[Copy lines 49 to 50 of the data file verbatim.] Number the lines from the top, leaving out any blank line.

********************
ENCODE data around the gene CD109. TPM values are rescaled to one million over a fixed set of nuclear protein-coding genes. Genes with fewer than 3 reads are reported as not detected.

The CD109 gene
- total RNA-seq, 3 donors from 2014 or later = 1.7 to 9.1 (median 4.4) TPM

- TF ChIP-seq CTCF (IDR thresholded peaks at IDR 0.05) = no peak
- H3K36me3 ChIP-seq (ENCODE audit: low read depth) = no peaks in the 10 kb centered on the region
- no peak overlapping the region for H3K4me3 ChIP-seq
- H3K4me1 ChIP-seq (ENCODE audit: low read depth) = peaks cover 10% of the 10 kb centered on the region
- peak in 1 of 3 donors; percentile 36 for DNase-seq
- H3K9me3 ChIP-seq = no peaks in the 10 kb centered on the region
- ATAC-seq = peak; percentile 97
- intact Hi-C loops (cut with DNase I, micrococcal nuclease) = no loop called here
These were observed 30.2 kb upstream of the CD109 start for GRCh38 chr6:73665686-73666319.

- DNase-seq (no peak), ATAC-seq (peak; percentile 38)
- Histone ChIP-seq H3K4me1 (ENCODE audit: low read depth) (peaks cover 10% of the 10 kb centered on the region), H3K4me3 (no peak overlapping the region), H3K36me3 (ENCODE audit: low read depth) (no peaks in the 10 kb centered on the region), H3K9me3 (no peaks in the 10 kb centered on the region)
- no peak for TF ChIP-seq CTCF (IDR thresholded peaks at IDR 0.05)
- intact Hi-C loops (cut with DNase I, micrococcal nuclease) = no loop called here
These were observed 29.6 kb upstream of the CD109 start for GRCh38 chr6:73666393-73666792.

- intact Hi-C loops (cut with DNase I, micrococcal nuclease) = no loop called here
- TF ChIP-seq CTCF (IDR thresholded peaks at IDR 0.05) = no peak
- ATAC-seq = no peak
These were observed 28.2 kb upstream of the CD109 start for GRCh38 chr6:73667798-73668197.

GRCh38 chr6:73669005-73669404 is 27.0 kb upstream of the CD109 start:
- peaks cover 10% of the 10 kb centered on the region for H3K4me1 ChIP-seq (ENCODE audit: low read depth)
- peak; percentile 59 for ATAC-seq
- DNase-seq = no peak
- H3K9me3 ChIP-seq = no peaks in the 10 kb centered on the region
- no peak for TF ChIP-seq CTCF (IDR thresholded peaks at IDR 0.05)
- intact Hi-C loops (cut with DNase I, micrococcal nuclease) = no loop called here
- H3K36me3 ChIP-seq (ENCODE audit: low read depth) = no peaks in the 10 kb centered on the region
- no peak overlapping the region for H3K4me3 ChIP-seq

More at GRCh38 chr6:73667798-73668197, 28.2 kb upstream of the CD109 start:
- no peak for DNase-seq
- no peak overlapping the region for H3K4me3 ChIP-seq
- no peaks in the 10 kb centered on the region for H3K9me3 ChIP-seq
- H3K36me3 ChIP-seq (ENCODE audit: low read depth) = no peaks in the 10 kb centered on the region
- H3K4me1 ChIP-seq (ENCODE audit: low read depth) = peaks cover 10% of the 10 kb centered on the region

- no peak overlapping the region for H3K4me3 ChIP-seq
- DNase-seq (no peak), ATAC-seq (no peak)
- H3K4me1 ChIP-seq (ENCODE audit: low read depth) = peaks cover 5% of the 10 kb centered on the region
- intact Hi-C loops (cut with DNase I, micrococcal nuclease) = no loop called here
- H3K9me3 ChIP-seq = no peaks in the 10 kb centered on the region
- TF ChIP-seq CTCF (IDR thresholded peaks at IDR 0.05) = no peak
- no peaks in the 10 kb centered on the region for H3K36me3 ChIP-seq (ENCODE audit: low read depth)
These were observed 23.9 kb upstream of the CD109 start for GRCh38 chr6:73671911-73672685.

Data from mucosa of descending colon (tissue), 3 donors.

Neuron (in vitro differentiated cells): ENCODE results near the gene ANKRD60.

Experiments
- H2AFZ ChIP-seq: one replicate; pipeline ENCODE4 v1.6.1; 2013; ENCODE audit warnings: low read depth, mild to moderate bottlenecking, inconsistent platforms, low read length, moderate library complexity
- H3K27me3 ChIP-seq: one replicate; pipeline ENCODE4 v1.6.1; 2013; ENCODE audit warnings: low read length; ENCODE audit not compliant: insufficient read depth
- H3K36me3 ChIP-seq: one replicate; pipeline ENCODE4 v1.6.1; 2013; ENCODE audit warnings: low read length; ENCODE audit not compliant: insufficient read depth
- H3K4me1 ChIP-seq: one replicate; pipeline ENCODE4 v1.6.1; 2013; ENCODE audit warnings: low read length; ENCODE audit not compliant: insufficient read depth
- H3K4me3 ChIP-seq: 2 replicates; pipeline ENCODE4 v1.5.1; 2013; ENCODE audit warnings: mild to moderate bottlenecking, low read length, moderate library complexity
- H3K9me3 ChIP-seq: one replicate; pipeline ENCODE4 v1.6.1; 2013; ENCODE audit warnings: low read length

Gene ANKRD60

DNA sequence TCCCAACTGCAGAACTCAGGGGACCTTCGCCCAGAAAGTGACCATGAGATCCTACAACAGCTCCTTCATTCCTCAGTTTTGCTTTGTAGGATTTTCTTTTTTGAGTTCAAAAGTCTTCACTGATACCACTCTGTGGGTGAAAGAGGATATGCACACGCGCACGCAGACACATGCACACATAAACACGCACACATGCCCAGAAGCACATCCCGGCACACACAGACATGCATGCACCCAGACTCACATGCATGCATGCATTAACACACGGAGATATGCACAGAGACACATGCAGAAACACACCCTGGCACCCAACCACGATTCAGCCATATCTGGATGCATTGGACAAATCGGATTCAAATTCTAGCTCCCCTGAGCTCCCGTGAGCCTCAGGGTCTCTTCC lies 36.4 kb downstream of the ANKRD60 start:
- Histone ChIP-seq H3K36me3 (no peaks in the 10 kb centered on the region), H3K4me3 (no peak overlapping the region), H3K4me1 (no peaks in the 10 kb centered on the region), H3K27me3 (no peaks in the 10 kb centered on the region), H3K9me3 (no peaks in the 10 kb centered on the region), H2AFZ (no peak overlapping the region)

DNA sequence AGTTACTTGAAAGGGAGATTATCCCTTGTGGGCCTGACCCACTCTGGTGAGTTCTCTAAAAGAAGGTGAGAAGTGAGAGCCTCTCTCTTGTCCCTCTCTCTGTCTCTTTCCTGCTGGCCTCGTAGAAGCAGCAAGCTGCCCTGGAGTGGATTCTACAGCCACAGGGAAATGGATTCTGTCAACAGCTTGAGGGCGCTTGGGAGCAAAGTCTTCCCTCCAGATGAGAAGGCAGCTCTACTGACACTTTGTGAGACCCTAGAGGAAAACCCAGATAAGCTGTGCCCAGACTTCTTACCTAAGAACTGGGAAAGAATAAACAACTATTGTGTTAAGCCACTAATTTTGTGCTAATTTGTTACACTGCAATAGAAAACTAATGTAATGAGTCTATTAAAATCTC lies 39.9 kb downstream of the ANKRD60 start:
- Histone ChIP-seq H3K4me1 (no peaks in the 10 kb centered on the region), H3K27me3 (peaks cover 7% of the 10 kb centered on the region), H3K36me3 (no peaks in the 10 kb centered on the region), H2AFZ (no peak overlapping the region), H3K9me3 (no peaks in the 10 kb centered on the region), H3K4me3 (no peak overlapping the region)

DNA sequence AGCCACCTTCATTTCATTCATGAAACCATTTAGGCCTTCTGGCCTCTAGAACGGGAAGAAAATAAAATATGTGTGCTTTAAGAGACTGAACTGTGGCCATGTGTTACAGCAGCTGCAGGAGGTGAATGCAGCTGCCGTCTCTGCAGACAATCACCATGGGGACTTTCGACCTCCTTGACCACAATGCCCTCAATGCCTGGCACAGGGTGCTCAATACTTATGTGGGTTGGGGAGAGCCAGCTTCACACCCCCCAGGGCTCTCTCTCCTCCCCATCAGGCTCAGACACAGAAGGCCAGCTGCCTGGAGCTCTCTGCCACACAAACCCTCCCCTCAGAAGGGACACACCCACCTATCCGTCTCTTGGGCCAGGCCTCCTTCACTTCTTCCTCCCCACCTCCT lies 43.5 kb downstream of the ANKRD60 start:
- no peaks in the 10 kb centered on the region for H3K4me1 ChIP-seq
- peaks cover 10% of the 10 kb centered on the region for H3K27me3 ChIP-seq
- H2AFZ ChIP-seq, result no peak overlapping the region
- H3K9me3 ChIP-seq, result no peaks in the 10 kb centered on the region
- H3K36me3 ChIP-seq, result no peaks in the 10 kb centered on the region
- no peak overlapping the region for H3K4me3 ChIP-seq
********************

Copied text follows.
- H3K27me3 ChIP-seq: one replicate; pipeline ENCODE4 v1.6.1; 2013; ENCODE audit warnings: low read length; ENCODE audit not compliant: insufficient read depth
- H3K36me3 ChIP-seq: one replicate; pipeline ENCODE4 v1.6.1; 2013; ENCODE audit warnings: low read length; ENCODE audit not compliant: insufficient read depth